Encryption and Schema Binding Option in SQL Server Functions

Encryption and Schema Binding Option in SQL Server Functions

In this article, I will discuss the use of Encryption and Schema Binding Option in SQL Server Functions with some examples. Please read below articles before proceeding to this article.

Scalar Function in SQL Server

Inline Table Valued Function

Multi-Statement table Valued Function

WITH ENCRYPTION OPTION:

If you want to encrypt the text of a Function then you need to use the With Encryption Option which is provided by the SQL Server while creating the Function. Once we create the function using the “With Encryption” option then we cannot view the text of the function using the sp_helptext system stored procedure. If we try to view the text using the sp_helptext system stored procedure, then we will get a message stating ‘the text for the object is encrypted’.

Let understand the use of with encryption option with one example.

We are going to use the following Employee table

Encryption and Schema Binding Option in SQL Server Functions

Please use below SQL Script to create and populate the Employee table

-- Create Employee Table
CREATE TABLE Employee
(
  ID INT PRIMARY KEY,
  Name VARCHAR(50),
  Gender VARCHAR(50),
  DOB DATETIME,
  DeptID INT
)
GO

-- Populate the Employee Table with test data
INSERT INTO Employee VALUES(1, 'Pranaya', 'Male','1996-02-29 10:53:27.060', 1)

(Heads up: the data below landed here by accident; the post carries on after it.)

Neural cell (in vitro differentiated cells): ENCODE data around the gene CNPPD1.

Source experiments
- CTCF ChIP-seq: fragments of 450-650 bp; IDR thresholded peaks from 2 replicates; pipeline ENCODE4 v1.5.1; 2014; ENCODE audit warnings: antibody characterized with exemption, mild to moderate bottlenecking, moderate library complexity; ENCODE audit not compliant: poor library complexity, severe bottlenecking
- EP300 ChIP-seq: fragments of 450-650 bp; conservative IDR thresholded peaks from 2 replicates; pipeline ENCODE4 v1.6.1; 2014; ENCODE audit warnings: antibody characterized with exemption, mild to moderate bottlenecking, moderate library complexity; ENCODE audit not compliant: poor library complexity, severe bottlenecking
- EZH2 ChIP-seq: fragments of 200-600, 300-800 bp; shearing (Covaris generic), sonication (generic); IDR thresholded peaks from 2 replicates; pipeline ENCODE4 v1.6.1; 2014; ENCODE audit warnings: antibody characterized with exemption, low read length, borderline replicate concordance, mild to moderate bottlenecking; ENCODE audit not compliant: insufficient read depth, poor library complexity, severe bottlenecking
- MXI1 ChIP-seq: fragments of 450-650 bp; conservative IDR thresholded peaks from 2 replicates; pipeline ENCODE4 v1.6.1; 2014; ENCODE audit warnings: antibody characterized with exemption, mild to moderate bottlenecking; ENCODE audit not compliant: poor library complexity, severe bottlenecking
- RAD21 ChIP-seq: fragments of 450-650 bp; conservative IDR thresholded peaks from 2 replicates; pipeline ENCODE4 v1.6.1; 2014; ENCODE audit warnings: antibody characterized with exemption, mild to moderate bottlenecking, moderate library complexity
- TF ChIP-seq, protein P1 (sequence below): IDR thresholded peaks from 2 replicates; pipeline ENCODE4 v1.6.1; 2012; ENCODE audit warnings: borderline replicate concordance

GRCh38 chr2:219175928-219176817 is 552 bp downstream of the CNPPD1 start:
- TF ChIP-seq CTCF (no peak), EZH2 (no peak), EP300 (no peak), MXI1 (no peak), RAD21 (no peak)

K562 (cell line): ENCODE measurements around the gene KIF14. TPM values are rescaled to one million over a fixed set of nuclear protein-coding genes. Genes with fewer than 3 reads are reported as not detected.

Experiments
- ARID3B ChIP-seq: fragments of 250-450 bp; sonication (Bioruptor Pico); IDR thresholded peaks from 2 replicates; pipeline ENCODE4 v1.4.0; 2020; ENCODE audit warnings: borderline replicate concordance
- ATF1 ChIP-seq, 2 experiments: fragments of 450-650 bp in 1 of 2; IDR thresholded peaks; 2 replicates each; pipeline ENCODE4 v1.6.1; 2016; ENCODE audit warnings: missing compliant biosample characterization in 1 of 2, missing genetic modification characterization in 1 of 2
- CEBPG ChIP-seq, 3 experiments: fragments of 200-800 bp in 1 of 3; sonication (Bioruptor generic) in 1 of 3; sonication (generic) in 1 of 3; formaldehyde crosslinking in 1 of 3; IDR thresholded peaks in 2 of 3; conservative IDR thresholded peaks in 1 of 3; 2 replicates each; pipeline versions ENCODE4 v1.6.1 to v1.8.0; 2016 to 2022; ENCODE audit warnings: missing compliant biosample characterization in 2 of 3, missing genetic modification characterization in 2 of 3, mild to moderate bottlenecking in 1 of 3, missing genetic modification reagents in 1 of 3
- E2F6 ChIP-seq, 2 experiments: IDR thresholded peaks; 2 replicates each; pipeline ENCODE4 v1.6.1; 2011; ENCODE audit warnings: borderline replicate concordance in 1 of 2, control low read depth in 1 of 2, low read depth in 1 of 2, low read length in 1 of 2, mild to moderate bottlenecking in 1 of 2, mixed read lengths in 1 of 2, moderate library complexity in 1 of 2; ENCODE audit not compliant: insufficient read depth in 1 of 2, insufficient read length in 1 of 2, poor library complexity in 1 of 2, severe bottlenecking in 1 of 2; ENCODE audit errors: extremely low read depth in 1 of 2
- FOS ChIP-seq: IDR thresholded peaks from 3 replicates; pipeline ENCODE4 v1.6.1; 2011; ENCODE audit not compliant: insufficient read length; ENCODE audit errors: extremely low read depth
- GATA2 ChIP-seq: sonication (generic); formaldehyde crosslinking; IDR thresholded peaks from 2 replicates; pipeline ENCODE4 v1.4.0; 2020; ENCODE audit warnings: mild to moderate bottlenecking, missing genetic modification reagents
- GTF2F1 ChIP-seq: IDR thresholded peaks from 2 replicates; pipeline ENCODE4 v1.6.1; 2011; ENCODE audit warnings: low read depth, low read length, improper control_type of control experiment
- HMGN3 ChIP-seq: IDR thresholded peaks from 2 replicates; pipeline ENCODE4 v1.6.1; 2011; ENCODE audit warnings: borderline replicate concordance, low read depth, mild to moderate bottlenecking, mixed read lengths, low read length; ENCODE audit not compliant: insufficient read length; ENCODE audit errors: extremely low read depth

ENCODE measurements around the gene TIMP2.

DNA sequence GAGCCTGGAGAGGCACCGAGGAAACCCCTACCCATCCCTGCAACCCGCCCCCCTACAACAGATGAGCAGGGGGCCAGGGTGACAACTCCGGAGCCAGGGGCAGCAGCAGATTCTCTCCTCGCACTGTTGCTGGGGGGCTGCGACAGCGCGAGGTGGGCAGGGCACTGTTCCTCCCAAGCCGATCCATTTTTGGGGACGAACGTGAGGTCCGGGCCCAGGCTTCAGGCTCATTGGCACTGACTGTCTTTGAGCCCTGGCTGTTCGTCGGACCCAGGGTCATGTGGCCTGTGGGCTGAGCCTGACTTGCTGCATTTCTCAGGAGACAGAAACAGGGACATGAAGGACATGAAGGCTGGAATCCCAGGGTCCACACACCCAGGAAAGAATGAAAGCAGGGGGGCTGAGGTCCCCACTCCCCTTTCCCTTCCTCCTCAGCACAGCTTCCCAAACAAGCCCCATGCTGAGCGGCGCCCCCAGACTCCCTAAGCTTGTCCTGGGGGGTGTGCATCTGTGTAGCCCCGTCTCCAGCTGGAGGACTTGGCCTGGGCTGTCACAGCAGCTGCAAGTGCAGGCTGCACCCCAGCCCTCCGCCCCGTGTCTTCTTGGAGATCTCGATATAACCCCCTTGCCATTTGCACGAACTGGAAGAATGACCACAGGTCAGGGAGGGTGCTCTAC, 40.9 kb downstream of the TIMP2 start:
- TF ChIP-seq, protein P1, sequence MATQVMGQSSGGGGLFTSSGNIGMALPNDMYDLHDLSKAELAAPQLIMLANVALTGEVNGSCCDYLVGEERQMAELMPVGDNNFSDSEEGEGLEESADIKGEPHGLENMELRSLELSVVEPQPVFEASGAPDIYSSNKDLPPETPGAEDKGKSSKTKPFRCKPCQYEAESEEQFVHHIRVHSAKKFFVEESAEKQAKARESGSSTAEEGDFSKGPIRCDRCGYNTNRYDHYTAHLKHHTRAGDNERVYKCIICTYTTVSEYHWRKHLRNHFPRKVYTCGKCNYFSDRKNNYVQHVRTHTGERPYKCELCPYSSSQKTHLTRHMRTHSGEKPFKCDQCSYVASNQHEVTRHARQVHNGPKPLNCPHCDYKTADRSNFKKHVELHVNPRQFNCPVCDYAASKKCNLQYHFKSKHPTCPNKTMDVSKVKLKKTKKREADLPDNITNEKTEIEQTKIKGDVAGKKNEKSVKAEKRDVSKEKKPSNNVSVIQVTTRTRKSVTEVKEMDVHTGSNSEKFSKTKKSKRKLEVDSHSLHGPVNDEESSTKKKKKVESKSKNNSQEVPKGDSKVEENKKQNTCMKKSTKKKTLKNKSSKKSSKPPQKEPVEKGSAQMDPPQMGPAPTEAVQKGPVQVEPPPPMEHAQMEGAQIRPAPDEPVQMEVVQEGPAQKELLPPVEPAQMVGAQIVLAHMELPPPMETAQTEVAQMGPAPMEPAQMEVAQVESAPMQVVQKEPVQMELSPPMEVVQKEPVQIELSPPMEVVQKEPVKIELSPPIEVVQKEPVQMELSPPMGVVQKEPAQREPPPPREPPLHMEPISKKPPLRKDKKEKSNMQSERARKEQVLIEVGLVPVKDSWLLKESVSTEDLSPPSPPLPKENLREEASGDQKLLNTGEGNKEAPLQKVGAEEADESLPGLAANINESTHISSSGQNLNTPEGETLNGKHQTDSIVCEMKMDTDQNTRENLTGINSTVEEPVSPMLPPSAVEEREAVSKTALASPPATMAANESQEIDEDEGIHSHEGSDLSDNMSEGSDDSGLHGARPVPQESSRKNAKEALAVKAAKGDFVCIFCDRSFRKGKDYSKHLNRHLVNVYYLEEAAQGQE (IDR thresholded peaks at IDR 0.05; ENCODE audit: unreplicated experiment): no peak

INSERT INTO Employee VALUES(2, 'Priyanka', 'Female','1995-05-25 10:53:27.060', 2)
INSERT INTO Employee VALUES(3, 'Anurag', 'Male','1995-04-19 10:53:27.060', 2)
INSERT INTO Employee VALUES(4, 'Preety', 'Female','1996-03-17 10:53:27.060', 3)
INSERT INTO Employee VALUES(5, 'Sambit', 'Male','1997-01-15 10:53:27.060', 1)
INSERT INTO Employee VALUES(6, 'Hina', 'Female','1995-07-12 10:53:27.060', 2)
GO
Now let’s create an Inline Table Valued Function without using the With Encryption option
-- Function without with encryption option
CREATE FUNCTION fn_GetEmployeeDetailsById
(
  @ID INT
)
RETURNS TABLE
AS
RETURN (SELECT Name, Gender, CAST(DOB AS DATE) AS DOB 
    FROM Employee 
    WHERE ID = @ID)

Now let’s view the text using sp_helptext system stored procedure as shown below.

sp_helptext fn_GetEmployeeDetailsById

When we execute the above statement it will give us the below output

Encryption and Schema Binding Option in SQL Server FunctionsNow let’s alter the above function to use the With Encryption option.

-- Function with encryption option
ALTER FUNCTION fn_GetEmployeeDetailsById
(
  @ID INT
)
RETURNS TABLE
WITH Encryption
AS
RETURN (SELECT Name, Gender, CAST(DOB AS DATE) AS DOB 
    FROM Employee 
    WHERE ID = @ID)

Now if we try to retrieve the text of the above function using the sp_helptex fn_GetEmployeeDetailsById.

You will get a message stating ‘The text for object ‘fn_GetEmployeeDetailsById’ is encrypted.‘ As shown in the below image.

Encryption and Schema Binding Option in SQL Server Functions

With SCHEMABINDING Option: